Thursday, September 10, 2015


Sleazy reporter Walter Bard is visited by socialite Janet Bradley (Carole Landis), daughter of a mayoral candidate. He's holding incriminating papers and wants money for them, but Janet could only raise half the money, so after negotiations fail, she pulls out a gun, takes the papers by force, and leaves. Meanwhile, it's just another night at the nearby police station where new reporter Johnny Williams (Richard Crane) is being shown around the press room and Lt. Sam Carson (William Gargan) is warning some rowdy young people to stay home, listen to the radio and eat donuts rather than go carousing at "questionable joints." Suddenly, a car runs up over the curb in front of the station and a dead body falls out, that of Walter Bard, apparently killed by gunshot. Janet's name is found on Bard's calendar and she is called in for questioning. Carson gets a little sweet on her and tries hard to clear her name, though she admits to having had a gun. Meanwhile, newspaper publisher Max Calvert is told that a more detailed examination of the body discovered that Bard was actually killed by poison, not a gunshot wound, but as Janet's father is Calvert's chief rival for mayor, Calvert gets Yager, the coroner, to swap Bard's body for a John Doe body, hoping to strengthen the case against Janet which will hurt her father's chances on election day. In a comedy of errors, Bard's body winds up stashed away in the press room closet. And two more suspects enter the scene: Bard's estranged wife Nora (Mary Anderson) and her lawyer/boyfriend. Can Carson clear Janet's name before Calvert's paper smears her father's name?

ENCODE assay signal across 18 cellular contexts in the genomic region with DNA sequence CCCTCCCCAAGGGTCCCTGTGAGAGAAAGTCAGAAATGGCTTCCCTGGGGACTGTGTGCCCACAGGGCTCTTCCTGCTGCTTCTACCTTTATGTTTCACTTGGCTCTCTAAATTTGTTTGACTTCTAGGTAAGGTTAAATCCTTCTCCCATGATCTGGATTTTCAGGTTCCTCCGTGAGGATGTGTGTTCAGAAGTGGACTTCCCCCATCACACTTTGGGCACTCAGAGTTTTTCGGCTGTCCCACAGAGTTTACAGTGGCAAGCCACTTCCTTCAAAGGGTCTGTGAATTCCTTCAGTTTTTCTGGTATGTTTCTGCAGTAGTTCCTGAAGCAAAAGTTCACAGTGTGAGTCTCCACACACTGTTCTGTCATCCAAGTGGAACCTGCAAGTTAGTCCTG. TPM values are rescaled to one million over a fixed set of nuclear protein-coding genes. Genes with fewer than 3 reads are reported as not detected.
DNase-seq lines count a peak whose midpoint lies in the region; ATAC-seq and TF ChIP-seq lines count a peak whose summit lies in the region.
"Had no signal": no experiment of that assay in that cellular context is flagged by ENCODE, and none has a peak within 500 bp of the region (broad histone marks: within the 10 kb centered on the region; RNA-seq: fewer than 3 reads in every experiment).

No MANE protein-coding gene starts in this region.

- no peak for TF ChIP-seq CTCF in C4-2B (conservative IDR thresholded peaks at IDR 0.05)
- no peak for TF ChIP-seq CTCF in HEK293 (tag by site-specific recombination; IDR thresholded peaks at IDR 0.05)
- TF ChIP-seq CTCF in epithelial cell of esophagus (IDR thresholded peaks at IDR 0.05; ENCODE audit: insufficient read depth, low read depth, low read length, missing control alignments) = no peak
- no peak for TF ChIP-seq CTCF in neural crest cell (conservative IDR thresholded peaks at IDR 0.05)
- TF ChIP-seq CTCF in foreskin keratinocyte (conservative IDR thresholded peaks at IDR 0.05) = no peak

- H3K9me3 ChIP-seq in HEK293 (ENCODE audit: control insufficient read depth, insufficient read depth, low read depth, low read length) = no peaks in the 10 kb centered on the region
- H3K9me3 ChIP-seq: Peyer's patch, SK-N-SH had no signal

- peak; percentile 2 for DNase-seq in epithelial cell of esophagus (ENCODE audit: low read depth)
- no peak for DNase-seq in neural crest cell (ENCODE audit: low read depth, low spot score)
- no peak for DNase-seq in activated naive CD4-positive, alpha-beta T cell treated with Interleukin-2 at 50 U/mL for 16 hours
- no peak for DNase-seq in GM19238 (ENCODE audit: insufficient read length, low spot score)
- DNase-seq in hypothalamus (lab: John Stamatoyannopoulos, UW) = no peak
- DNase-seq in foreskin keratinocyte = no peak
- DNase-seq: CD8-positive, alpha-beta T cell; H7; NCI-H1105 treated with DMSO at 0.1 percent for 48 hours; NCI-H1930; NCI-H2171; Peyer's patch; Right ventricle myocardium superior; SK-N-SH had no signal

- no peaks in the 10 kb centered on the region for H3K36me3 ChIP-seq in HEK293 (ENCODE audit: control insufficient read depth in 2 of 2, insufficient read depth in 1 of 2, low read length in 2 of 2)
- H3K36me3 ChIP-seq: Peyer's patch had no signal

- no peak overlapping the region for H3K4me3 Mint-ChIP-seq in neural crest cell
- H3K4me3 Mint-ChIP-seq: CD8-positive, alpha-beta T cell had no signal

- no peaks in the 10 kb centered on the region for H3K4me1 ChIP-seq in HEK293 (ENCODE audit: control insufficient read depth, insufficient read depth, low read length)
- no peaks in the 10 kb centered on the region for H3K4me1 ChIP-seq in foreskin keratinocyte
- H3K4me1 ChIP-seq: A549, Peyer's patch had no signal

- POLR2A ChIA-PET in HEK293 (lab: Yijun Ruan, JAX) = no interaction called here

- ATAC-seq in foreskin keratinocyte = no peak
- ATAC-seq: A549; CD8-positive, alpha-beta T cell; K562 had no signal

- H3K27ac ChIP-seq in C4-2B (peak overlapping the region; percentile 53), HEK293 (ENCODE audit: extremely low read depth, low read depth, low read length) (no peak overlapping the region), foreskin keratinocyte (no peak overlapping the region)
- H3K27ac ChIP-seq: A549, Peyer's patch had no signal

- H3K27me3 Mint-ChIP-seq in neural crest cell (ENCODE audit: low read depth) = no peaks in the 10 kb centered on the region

This generally fun B-cop movie has a bit too much plot for its budget. The storylines and characters are interesting, but the execution leaves something to be desired. There is a fair amount of action, but leading man Gargan, whom I usually like, is pretty much confined to office scenes of expository dialogue, leaving the supporting cast to keep things moving. Richard Crane (pictured standing, with Gargan in the car), who I know as 50s TV sci-fi hero Rocky Jones, is especially fun as the reporter who finds the dead body, though after being set up in the beginning as an important character, he basically vanishes from the last half. Fred Sherman has a small but crucial role as a boxer who escapes police custody in order to get one last fight in. You actually hear the cliché line, "Get me rewrite, sweetheart" during a frantic press room scene. The print of this shown on the streaming channel Café Noir was not good, and quite chopped up in the beginning, and to make matters worse, the channel took this full screen film and blew it up to make it look widescreen, thereby frequently cutting off the tops of people's heads and making it impossible to read the opening text scrawl. Shame on you, Café Noir! [Streaming]

No comments: